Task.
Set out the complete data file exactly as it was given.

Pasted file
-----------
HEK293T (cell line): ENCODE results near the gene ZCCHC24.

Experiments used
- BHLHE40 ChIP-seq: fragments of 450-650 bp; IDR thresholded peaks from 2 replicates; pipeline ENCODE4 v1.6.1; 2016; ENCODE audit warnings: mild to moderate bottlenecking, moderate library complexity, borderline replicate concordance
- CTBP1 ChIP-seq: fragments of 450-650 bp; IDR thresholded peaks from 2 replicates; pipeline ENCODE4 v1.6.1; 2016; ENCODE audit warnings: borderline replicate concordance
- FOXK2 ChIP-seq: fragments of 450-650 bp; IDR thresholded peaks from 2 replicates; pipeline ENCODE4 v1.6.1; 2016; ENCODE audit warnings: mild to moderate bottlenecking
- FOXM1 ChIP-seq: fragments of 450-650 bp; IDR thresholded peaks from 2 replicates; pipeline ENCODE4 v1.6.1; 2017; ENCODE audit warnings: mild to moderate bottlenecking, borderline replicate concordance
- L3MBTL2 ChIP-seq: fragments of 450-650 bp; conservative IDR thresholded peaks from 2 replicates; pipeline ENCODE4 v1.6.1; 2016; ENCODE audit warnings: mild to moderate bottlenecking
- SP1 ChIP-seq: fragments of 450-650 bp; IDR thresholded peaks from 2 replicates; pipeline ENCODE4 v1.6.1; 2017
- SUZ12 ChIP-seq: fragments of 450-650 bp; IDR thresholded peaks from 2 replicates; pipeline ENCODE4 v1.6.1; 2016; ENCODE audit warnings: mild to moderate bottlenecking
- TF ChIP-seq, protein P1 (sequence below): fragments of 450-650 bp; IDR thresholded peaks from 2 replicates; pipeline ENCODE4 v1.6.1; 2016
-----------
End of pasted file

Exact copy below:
HEK293T (cell line): ENCODE results near the gene ZCCHC24.

Experiments used
- BHLHE40 ChIP-seq: fragments of 450-650 bp; IDR thresholded peaks from 2 replicates; pipeline ENCODE4 v1.6.1; 2016; ENCODE audit warnings: mild to moderate bottlenecking, moderate library complexity, borderline replicate concordance
- CTBP1 ChIP-seq: fragments of 450-650 bp; IDR thresholded peaks from 2 replicates; pipeline ENCODE4 v1.6.1; 2016; ENCODE audit warnings: borderline replicate concordance
- FOXK2 ChIP-seq: fragments of 450-650 bp; IDR thresholded peaks from 2 replicates; pipeline ENCODE4 v1.6.1; 2016; ENCODE audit warnings: mild to moderate bottlenecking
- FOXM1 ChIP-seq: fragments of 450-650 bp; IDR thresholded peaks from 2 replicates; pipeline ENCODE4 v1.6.1; 2017; ENCODE audit warnings: mild to moderate bottlenecking, borderline replicate concordance
- L3MBTL2 ChIP-seq: fragments of 450-650 bp; conservative IDR thresholded peaks from 2 replicates; pipeline ENCODE4 v1.6.1; 2016; ENCODE audit warnings: mild to moderate bottlenecking
- SP1 ChIP-seq: fragments of 450-650 bp; IDR thresholded peaks from 2 replicates; pipeline ENCODE4 v1.6.1; 2017
- SUZ12 ChIP-seq: fragments of 450-650 bp; IDR thresholded peaks from 2 replicates; pipeline ENCODE4 v1.6.1; 2016; ENCODE audit warnings: mild to moderate bottlenecking
- TF ChIP-seq, protein P1 (sequence below): fragments of 450-650 bp; IDR thresholded peaks from 2 replicates; pipeline ENCODE4 v1.6.1; 2016